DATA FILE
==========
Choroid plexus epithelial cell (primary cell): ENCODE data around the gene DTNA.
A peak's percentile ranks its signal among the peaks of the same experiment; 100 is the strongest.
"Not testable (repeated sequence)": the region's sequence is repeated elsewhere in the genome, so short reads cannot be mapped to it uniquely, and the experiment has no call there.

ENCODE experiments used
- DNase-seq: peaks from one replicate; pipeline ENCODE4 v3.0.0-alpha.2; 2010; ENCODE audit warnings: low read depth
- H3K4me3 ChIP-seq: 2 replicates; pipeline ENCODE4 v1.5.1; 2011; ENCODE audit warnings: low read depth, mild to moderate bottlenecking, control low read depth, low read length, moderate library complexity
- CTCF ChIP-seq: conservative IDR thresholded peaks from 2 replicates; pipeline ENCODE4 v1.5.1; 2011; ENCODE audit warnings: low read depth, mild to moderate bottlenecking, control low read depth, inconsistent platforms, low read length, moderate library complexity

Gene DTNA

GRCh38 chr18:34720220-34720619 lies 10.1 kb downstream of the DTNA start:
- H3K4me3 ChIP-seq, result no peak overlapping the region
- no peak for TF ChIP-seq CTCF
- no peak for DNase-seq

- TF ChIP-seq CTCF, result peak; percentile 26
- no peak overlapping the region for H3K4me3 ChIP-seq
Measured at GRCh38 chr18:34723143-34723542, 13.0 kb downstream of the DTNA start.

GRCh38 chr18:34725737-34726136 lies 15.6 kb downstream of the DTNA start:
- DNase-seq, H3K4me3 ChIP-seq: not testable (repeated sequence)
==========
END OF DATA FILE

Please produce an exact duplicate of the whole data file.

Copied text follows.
Choroid plexus epithelial cell (primary cell): ENCODE data around the gene DTNA.
A peak's percentile ranks its signal among the peaks of the same experiment; 100 is the strongest.
"Not testable (repeated sequence)": the region's sequence is repeated elsewhere in the genome, so short reads cannot be mapped to it uniquely, and the experiment has no call there.

ENCODE experiments used
- DNase-seq: peaks from one replicate; pipeline ENCODE4 v3.0.0-alpha.2; 2010; ENCODE audit warnings: low read depth
- H3K4me3 ChIP-seq: 2 replicates; pipeline ENCODE4 v1.5.1; 2011; ENCODE audit warnings: low read depth, mild to moderate bottlenecking, control low read depth, low read length, moderate library complexity
- CTCF ChIP-seq: conservative IDR thresholded peaks from 2 replicates; pipeline ENCODE4 v1.5.1; 2011; ENCODE audit warnings: low read depth, mild to moderate bottlenecking, control low read depth, inconsistent platforms, low read length, moderate library complexity

Gene DTNA

GRCh38 chr18:34720220-34720619 lies 10.1 kb downstream of the DTNA start:
- H3K4me3 ChIP-seq, result no peak overlapping the region
- no peak for TF ChIP-seq CTCF
- no peak for DNase-seq

- TF ChIP-seq CTCF, result peak; percentile 26
- no peak overlapping the region for H3K4me3 ChIP-seq
Measured at GRCh38 chr18:34723143-34723542, 13.0 kb downstream of the DTNA start.

GRCh38 chr18:34725737-34726136 lies 15.6 kb downstream of the DTNA start:
- DNase-seq, H3K4me3 ChIP-seq: not testable (repeated sequence)